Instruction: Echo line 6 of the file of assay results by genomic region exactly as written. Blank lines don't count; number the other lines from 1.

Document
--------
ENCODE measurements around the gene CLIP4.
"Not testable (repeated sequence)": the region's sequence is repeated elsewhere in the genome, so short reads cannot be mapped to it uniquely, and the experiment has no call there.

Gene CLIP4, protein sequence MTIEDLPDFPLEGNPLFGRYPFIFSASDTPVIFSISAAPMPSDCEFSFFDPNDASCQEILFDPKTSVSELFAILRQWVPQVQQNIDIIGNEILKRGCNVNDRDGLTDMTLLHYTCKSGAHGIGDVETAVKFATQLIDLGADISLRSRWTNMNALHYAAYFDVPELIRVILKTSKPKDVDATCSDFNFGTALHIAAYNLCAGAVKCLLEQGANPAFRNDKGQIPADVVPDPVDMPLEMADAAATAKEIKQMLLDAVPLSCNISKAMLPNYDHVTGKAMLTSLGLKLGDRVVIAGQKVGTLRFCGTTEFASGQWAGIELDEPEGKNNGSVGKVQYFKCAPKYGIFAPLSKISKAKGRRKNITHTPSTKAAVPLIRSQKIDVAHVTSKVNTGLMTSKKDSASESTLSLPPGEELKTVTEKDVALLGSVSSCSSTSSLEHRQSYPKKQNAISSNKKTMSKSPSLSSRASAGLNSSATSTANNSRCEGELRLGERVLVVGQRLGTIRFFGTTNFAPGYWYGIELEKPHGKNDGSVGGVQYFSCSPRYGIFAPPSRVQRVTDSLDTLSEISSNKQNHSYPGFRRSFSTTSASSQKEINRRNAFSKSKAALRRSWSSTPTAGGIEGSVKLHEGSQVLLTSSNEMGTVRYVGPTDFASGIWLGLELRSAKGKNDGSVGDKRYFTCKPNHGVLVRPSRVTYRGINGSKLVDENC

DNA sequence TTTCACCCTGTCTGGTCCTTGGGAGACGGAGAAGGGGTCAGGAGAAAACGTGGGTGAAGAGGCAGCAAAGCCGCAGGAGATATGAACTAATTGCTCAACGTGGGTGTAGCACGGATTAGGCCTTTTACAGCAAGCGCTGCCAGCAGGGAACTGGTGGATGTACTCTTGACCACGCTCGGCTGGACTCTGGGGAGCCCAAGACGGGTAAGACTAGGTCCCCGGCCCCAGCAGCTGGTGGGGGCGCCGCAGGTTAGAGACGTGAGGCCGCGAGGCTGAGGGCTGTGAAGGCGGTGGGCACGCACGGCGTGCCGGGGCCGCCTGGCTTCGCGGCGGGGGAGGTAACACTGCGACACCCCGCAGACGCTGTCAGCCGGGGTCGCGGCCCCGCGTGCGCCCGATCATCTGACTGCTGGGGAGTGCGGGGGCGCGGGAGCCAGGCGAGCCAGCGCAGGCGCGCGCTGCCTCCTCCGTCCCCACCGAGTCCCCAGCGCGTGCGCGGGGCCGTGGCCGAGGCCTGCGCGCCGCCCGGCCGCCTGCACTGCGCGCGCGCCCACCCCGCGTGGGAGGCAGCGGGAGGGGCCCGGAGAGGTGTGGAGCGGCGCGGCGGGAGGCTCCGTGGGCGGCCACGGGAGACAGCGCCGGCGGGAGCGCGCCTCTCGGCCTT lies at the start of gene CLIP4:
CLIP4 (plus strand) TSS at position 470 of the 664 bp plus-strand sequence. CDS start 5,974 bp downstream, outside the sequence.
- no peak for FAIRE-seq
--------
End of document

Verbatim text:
- no peak for FAIRE-seq